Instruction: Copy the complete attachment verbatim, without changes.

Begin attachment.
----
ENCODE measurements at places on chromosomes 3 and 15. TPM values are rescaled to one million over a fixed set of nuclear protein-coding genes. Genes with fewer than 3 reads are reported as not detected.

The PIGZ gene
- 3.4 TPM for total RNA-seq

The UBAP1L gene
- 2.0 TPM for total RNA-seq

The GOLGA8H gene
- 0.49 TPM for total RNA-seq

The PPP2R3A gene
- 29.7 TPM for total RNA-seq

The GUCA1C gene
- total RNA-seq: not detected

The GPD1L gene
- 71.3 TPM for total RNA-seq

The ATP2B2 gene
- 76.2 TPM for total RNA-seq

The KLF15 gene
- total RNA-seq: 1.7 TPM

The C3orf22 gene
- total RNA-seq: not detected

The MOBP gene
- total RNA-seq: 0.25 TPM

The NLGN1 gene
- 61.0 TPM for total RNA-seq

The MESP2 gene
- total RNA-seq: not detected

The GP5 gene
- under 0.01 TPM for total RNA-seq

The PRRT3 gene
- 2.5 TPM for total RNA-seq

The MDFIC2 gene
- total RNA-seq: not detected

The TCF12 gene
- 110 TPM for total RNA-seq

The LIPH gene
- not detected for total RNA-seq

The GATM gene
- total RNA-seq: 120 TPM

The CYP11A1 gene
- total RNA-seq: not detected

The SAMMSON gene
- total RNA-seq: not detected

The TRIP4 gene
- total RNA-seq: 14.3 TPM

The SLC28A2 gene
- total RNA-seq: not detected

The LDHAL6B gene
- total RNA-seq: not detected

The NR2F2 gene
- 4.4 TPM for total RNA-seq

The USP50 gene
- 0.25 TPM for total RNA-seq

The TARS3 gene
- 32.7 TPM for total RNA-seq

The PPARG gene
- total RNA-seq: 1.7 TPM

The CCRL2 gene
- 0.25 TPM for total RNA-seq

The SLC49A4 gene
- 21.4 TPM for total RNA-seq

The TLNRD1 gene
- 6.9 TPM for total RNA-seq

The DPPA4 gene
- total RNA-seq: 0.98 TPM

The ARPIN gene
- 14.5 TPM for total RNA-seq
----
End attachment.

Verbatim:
ENCODE measurements at places on chromosomes 3 and 15. TPM values are rescaled to one million over a fixed set of nuclear protein-coding genes. Genes with fewer than 3 reads are reported as not detected.

The PIGZ gene
- 3.4 TPM for total RNA-seq

The UBAP1L gene
- 2.0 TPM for total RNA-seq

The GOLGA8H gene
- 0.49 TPM for total RNA-seq

The PPP2R3A gene
- 29.7 TPM for total RNA-seq

The GUCA1C gene
- total RNA-seq: not detected

The GPD1L gene
- 71.3 TPM for total RNA-seq

The ATP2B2 gene
- 76.2 TPM for total RNA-seq

The KLF15 gene
- total RNA-seq: 1.7 TPM

The C3orf22 gene
- total RNA-seq: not detected

The MOBP gene
- total RNA-seq: 0.25 TPM

The NLGN1 gene
- 61.0 TPM for total RNA-seq

The MESP2 gene
- total RNA-seq: not detected

The GP5 gene
- under 0.01 TPM for total RNA-seq

The PRRT3 gene
- 2.5 TPM for total RNA-seq

The MDFIC2 gene
- total RNA-seq: not detected

The TCF12 gene
- 110 TPM for total RNA-seq

The LIPH gene
- not detected for total RNA-seq

The GATM gene
- total RNA-seq: 120 TPM

The CYP11A1 gene
- total RNA-seq: not detected

The SAMMSON gene
- total RNA-seq: not detected

The TRIP4 gene
- total RNA-seq: 14.3 TPM

The SLC28A2 gene
- total RNA-seq: not detected

The LDHAL6B gene
- total RNA-seq: not detected

The NR2F2 gene
- 4.4 TPM for total RNA-seq

The USP50 gene
- 0.25 TPM for total RNA-seq

The TARS3 gene
- 32.7 TPM for total RNA-seq

The PPARG gene
- total RNA-seq: 1.7 TPM

The CCRL2 gene
- 0.25 TPM for total RNA-seq

The SLC49A4 gene
- 21.4 TPM for total RNA-seq

The TLNRD1 gene
- 6.9 TPM for total RNA-seq

The DPPA4 gene
- total RNA-seq: 0.98 TPM

The ARPIN gene
- 14.5 TPM for total RNA-seq